Critters in the Maple Woods

by Tig Tillinghast

We wind up working in the woods all year round to husband the maples – and as importantly, the other trees and understory species that make for a diverse habitat. This diversity makes our maples much less prone to insect and disease damage. Anyhow, while fiddling in the sugar bush, we come across all sorts of animals. Here is a quick gallery of the ones we saw when we happened to have a camera nearby…

This turkey flushed before me and my two brittanies , who remained at the bottom of the tree, pointing upward. Her face says it all. After some convincing, I was able to get the dogs to follow me and give her some peace.

This is the snapping turtle we named Old Jesse. The picture doesn’t give a good representation of this fellow’s size. You could put your fist comfortably inside Jesse’s mouth, although I wouldn’t recommend it. He was, interestingly, halfway up Cook Hill in a small upland clearing, nowhere near any body of water. We named him after the sugaring oldtimer who used to own that land back when this turtle was an egg, last century.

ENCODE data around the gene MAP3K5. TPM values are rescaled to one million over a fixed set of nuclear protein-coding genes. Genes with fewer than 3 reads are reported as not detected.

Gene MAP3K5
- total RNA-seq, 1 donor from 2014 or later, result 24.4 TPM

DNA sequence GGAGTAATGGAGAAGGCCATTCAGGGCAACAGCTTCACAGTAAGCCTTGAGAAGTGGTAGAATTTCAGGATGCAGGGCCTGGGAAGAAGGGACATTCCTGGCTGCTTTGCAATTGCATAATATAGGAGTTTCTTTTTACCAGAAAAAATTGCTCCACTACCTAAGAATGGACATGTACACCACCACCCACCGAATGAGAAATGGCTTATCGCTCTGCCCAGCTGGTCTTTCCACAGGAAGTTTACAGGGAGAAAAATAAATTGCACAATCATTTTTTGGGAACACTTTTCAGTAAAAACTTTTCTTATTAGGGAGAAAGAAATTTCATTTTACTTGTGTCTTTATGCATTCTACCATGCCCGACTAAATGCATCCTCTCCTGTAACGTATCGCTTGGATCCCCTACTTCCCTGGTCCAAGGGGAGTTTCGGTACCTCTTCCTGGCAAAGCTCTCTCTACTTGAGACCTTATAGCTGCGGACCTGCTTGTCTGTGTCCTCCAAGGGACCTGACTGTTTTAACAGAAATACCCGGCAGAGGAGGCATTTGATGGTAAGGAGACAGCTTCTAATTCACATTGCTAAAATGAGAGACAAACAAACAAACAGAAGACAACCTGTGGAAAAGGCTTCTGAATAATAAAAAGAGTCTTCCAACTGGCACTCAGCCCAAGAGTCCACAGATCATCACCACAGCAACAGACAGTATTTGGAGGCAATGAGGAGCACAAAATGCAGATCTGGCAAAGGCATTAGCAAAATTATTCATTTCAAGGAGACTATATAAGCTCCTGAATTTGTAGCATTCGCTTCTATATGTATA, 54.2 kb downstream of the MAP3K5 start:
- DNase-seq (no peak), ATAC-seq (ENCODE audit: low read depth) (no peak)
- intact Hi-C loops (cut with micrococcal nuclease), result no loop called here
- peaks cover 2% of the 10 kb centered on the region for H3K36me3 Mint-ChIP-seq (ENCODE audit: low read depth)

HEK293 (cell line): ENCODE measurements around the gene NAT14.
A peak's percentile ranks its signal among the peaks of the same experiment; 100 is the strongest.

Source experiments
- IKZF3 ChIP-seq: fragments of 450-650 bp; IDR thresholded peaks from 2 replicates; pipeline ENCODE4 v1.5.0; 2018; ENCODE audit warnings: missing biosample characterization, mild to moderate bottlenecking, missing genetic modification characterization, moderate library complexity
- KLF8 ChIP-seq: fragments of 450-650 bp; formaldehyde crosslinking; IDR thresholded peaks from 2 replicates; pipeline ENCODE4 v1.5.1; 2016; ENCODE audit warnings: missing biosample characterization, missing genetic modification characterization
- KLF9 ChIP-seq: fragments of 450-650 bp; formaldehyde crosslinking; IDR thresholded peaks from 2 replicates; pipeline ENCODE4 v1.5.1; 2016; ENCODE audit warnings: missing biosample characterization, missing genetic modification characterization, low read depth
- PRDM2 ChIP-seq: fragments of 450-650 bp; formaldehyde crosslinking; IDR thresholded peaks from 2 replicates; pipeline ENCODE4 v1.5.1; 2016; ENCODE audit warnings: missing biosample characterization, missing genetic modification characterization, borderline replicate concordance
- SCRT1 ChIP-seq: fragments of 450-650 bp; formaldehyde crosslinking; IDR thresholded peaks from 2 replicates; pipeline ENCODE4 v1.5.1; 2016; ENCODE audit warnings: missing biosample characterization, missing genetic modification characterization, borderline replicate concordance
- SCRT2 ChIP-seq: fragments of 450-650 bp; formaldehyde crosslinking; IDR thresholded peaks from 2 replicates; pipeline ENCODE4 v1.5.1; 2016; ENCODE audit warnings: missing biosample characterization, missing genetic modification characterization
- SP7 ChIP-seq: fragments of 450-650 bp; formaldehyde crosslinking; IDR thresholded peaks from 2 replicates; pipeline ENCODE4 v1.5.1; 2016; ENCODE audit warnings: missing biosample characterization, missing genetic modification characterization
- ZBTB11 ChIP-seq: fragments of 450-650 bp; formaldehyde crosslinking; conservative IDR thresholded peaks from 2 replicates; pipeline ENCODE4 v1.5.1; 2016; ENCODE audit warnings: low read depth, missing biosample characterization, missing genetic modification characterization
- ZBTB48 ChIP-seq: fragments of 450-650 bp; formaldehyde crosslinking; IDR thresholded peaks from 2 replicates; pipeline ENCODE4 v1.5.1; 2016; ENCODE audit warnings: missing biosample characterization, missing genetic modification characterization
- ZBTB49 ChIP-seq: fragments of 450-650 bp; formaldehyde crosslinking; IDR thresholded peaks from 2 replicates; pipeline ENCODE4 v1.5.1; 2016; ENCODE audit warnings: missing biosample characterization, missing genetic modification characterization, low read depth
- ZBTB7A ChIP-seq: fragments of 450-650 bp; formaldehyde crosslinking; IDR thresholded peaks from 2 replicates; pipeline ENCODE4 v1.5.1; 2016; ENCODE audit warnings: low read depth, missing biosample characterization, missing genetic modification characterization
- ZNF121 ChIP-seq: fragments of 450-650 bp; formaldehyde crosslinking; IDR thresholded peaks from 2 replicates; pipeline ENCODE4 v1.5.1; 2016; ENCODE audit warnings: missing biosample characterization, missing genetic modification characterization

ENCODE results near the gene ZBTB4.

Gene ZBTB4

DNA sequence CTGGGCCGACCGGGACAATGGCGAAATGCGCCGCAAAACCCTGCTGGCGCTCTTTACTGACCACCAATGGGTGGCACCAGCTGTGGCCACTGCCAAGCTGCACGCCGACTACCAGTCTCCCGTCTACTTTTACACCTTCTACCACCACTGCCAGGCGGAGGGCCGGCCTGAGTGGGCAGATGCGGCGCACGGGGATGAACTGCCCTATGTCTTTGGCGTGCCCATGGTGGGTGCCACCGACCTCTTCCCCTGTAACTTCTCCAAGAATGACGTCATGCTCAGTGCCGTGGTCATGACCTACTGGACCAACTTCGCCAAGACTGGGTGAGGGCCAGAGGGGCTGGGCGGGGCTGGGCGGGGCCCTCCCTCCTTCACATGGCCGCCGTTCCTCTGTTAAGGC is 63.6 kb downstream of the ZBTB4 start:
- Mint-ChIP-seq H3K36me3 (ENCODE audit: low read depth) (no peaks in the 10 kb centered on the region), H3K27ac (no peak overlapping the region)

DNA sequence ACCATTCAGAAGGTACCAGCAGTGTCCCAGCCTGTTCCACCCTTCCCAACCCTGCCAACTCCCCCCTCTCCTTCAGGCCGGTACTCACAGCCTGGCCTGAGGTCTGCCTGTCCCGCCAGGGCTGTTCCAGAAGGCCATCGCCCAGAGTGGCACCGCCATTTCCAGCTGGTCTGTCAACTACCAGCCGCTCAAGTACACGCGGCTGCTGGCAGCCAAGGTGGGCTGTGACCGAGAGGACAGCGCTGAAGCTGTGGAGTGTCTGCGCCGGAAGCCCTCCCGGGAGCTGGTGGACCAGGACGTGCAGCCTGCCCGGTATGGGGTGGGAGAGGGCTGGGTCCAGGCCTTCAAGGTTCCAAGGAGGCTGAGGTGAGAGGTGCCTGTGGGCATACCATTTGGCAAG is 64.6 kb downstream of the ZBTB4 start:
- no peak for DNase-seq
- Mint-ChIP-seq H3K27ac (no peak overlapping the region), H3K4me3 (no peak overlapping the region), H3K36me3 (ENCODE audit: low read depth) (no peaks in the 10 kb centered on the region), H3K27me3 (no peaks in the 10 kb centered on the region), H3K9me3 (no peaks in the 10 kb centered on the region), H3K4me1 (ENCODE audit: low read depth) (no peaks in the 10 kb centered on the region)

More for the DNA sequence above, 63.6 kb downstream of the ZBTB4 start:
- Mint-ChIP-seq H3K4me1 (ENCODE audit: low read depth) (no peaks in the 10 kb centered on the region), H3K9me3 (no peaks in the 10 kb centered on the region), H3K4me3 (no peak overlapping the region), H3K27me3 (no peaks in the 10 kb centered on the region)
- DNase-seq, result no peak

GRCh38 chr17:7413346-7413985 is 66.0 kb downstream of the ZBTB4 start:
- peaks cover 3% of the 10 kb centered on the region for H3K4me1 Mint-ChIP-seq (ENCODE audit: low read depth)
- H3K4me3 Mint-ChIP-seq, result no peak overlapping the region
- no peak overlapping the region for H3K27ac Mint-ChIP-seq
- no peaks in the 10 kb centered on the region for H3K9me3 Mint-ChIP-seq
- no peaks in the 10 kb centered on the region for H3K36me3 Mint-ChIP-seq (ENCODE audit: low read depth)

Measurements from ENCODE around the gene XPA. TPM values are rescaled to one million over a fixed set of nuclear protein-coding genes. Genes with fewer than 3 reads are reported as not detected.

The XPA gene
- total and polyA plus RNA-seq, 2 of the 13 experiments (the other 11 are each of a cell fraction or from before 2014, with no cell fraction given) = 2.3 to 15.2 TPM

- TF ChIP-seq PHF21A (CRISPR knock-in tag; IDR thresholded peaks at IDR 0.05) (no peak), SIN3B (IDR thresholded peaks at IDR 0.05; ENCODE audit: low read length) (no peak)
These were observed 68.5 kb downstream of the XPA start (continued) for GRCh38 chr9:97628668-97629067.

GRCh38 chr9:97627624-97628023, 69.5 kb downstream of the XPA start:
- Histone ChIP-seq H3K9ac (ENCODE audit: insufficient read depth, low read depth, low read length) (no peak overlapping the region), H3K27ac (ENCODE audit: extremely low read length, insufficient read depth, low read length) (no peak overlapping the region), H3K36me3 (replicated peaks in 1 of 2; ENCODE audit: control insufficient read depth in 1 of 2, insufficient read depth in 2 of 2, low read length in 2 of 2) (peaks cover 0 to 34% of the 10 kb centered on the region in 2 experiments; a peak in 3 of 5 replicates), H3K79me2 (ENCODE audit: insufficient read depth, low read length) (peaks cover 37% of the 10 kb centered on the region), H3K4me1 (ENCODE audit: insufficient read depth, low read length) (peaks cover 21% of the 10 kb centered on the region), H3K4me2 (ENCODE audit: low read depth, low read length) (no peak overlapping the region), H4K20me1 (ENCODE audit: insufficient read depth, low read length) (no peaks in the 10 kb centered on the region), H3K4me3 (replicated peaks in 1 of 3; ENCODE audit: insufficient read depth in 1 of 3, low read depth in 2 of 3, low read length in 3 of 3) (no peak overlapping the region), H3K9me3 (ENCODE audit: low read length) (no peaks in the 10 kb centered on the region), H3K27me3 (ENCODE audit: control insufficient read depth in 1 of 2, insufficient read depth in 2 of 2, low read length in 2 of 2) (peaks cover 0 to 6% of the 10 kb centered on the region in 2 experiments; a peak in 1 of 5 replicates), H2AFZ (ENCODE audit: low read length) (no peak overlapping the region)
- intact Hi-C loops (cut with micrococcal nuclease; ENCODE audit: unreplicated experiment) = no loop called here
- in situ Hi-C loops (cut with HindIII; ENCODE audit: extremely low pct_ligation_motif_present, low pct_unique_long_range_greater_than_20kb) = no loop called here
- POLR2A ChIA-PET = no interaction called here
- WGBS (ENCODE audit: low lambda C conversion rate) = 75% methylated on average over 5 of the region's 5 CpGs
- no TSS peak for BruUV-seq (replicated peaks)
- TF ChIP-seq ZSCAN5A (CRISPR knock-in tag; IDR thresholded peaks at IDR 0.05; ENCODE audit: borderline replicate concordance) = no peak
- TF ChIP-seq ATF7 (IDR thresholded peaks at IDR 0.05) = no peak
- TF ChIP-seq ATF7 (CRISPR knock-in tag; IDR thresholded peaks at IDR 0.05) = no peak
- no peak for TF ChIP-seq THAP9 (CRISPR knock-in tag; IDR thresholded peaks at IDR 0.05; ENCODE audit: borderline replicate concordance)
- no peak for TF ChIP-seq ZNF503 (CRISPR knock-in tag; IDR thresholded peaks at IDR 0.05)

This fox kit, and three of his siblings could be seen cavorting around the sugar house for a few weeks last spring. They weren’t shy at all. The mother fox was an extremely efficient grouse killer, bringing home bird meals several days in a row. We had a profusion of fox litters that year up and down our road. Unfortunately, and not very surprisingly, we also saw some sick/mangy foxes by late summer.

On our Strafford bush, we found this moose skeleton. Might be an ancestor of the ones whose tracks and scat we continue to see in the area.

Back behind one of the maple bushes is a rather high upland beaver pond with several tiers of dams holding back water to quite a height. I haven’t seen the critters yet, but I know where there lodge is. I hope to someday have the pleasure.